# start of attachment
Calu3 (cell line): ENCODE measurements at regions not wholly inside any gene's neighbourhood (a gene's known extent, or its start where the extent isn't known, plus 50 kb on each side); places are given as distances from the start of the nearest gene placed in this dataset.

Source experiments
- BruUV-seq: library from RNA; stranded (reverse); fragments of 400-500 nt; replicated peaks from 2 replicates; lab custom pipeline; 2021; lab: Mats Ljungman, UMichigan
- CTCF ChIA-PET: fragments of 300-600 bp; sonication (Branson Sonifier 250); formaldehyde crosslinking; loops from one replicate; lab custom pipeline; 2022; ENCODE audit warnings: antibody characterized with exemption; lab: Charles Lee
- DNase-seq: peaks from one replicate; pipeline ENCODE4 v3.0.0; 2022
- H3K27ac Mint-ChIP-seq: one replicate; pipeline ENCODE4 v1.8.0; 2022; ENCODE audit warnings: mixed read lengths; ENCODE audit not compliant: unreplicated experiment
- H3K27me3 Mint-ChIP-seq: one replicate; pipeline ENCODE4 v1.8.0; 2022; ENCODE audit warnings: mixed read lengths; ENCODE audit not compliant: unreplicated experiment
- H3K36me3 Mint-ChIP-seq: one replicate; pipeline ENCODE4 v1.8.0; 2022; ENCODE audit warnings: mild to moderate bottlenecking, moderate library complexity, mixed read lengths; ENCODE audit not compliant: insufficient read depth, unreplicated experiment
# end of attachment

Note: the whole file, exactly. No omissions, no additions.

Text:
Calu3 (cell line): ENCODE measurements at regions not wholly inside any gene's neighbourhood (a gene's known extent, or its start where the extent isn't known, plus 50 kb on each side); places are given as distances from the start of the nearest gene placed in this dataset.

Source experiments
- BruUV-seq: library from RNA; stranded (reverse); fragments of 400-500 nt; replicated peaks from 2 replicates; lab custom pipeline; 2021; lab: Mats Ljungman, UMichigan
- CTCF ChIA-PET: fragments of 300-600 bp; sonication (Branson Sonifier 250); formaldehyde crosslinking; loops from one replicate; lab custom pipeline; 2022; ENCODE audit warnings: antibody characterized with exemption; lab: Charles Lee
- DNase-seq: peaks from one replicate; pipeline ENCODE4 v3.0.0; 2022
- H3K27ac Mint-ChIP-seq: one replicate; pipeline ENCODE4 v1.8.0; 2022; ENCODE audit warnings: mixed read lengths; ENCODE audit not compliant: unreplicated experiment
- H3K27me3 Mint-ChIP-seq: one replicate; pipeline ENCODE4 v1.8.0; 2022; ENCODE audit warnings: mixed read lengths; ENCODE audit not compliant: unreplicated experiment
- H3K36me3 Mint-ChIP-seq: one replicate; pipeline ENCODE4 v1.8.0; 2022; ENCODE audit warnings: mild to moderate bottlenecking, moderate library complexity, mixed read lengths; ENCODE audit not compliant: insufficient read depth, unreplicated experiment